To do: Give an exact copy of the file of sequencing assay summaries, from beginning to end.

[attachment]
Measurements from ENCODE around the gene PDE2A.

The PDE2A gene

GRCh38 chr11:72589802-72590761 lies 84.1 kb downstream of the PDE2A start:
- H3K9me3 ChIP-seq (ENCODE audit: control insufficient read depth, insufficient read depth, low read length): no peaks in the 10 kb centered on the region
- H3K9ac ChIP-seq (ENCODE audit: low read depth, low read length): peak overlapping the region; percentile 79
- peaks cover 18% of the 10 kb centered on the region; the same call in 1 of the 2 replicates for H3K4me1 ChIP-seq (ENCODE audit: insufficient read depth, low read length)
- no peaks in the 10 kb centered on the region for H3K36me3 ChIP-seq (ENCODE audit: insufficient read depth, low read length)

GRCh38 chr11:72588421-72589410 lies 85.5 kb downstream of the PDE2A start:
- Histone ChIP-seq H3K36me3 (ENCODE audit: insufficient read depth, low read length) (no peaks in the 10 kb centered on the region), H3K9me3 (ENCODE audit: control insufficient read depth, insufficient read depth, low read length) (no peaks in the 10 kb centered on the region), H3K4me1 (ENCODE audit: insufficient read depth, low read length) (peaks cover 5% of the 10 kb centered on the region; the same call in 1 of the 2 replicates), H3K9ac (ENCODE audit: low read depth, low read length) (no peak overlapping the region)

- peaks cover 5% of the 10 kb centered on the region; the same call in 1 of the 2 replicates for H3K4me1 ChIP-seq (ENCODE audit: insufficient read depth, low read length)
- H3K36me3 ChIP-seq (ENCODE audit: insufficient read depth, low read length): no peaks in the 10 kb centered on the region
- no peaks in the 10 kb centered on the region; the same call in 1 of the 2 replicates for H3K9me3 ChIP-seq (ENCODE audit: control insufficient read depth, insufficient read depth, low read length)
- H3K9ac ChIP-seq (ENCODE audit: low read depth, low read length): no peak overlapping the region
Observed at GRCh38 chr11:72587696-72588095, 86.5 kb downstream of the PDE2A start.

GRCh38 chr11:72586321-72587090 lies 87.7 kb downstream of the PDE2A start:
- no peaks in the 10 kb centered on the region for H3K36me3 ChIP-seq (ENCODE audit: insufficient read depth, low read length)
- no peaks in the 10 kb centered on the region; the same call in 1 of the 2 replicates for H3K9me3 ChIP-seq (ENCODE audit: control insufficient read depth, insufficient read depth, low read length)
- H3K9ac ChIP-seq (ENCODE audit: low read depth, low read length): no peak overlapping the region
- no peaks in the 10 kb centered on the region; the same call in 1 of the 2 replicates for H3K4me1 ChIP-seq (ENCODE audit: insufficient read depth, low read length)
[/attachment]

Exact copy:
Measurements from ENCODE around the gene PDE2A.

The PDE2A gene

GRCh38 chr11:72589802-72590761 lies 84.1 kb downstream of the PDE2A start:
- H3K9me3 ChIP-seq (ENCODE audit: control insufficient read depth, insufficient read depth, low read length): no peaks in the 10 kb centered on the region
- H3K9ac ChIP-seq (ENCODE audit: low read depth, low read length): peak overlapping the region; percentile 79
- peaks cover 18% of the 10 kb centered on the region; the same call in 1 of the 2 replicates for H3K4me1 ChIP-seq (ENCODE audit: insufficient read depth, low read length)
- no peaks in the 10 kb centered on the region for H3K36me3 ChIP-seq (ENCODE audit: insufficient read depth, low read length)

GRCh38 chr11:72588421-72589410 lies 85.5 kb downstream of the PDE2A start:
- Histone ChIP-seq H3K36me3 (ENCODE audit: insufficient read depth, low read length) (no peaks in the 10 kb centered on the region), H3K9me3 (ENCODE audit: control insufficient read depth, insufficient read depth, low read length) (no peaks in the 10 kb centered on the region), H3K4me1 (ENCODE audit: insufficient read depth, low read length) (peaks cover 5% of the 10 kb centered on the region; the same call in 1 of the 2 replicates), H3K9ac (ENCODE audit: low read depth, low read length) (no peak overlapping the region)

- peaks cover 5% of the 10 kb centered on the region; the same call in 1 of the 2 replicates for H3K4me1 ChIP-seq (ENCODE audit: insufficient read depth, low read length)
- H3K36me3 ChIP-seq (ENCODE audit: insufficient read depth, low read length): no peaks in the 10 kb centered on the region
- no peaks in the 10 kb centered on the region; the same call in 1 of the 2 replicates for H3K9me3 ChIP-seq (ENCODE audit: control insufficient read depth, insufficient read depth, low read length)
- H3K9ac ChIP-seq (ENCODE audit: low read depth, low read length): no peak overlapping the region
Observed at GRCh38 chr11:72587696-72588095, 86.5 kb downstream of the PDE2A start.

GRCh38 chr11:72586321-72587090 lies 87.7 kb downstream of the PDE2A start:
- no peaks in the 10 kb centered on the region for H3K36me3 ChIP-seq (ENCODE audit: insufficient read depth, low read length)
- no peaks in the 10 kb centered on the region; the same call in 1 of the 2 replicates for H3K9me3 ChIP-seq (ENCODE audit: control insufficient read depth, insufficient read depth, low read length)
- H3K9ac ChIP-seq (ENCODE audit: low read depth, low read length): no peak overlapping the region
- no peaks in the 10 kb centered on the region; the same call in 1 of the 2 replicates for H3K4me1 ChIP-seq (ENCODE audit: insufficient read depth, low read length)